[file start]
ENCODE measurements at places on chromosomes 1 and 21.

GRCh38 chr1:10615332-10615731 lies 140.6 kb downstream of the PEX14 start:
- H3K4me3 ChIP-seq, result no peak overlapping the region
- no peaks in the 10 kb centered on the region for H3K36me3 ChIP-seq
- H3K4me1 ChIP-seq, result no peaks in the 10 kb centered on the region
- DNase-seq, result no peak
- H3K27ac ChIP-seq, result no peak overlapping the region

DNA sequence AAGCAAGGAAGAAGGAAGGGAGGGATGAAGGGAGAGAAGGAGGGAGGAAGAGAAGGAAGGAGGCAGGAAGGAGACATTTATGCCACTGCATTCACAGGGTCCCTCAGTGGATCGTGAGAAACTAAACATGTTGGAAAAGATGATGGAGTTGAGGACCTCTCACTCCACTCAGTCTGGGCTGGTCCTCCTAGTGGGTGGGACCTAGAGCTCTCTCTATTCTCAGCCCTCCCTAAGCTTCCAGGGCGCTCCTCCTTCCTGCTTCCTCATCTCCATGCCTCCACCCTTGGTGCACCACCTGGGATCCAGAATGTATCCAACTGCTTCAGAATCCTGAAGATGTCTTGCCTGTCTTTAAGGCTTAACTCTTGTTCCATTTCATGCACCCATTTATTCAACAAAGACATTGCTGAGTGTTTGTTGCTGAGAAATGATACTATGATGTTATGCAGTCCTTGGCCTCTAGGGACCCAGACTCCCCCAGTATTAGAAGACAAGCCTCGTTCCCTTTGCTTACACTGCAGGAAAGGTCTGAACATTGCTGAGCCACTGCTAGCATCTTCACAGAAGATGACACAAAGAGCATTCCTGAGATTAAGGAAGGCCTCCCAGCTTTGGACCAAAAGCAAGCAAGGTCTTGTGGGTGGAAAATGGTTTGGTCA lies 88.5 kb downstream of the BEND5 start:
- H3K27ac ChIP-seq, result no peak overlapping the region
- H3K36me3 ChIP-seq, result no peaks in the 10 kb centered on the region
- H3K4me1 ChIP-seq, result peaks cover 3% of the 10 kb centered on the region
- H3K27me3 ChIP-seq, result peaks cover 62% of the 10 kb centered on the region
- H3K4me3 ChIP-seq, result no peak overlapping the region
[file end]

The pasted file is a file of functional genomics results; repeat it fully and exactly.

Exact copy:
ENCODE measurements at places on chromosomes 1 and 21.

GRCh38 chr1:10615332-10615731 lies 140.6 kb downstream of the PEX14 start:
- H3K4me3 ChIP-seq, result no peak overlapping the region
- no peaks in the 10 kb centered on the region for H3K36me3 ChIP-seq
- H3K4me1 ChIP-seq, result no peaks in the 10 kb centered on the region
- DNase-seq, result no peak
- H3K27ac ChIP-seq, result no peak overlapping the region

DNA sequence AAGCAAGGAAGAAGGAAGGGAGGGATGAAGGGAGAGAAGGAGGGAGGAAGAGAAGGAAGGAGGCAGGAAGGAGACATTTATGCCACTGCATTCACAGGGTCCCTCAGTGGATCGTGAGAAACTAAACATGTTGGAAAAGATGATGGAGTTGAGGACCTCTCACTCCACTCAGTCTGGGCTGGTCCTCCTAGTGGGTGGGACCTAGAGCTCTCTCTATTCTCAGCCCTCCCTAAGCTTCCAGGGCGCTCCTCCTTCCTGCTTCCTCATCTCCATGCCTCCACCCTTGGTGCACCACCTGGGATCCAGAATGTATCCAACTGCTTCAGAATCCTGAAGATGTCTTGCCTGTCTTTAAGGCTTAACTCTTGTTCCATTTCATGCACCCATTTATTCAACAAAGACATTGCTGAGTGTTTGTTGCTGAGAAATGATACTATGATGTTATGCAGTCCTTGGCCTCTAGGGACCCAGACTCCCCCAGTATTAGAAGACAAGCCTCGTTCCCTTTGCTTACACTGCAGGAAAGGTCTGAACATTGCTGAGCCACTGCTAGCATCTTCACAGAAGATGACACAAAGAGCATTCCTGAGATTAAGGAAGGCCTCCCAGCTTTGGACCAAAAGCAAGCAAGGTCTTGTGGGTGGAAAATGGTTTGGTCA lies 88.5 kb downstream of the BEND5 start:
- H3K27ac ChIP-seq, result no peak overlapping the region
- H3K36me3 ChIP-seq, result no peaks in the 10 kb centered on the region
- H3K4me1 ChIP-seq, result peaks cover 3% of the 10 kb centered on the region
- H3K27me3 ChIP-seq, result peaks cover 62% of the 10 kb centered on the region
- H3K4me3 ChIP-seq, result no peak overlapping the region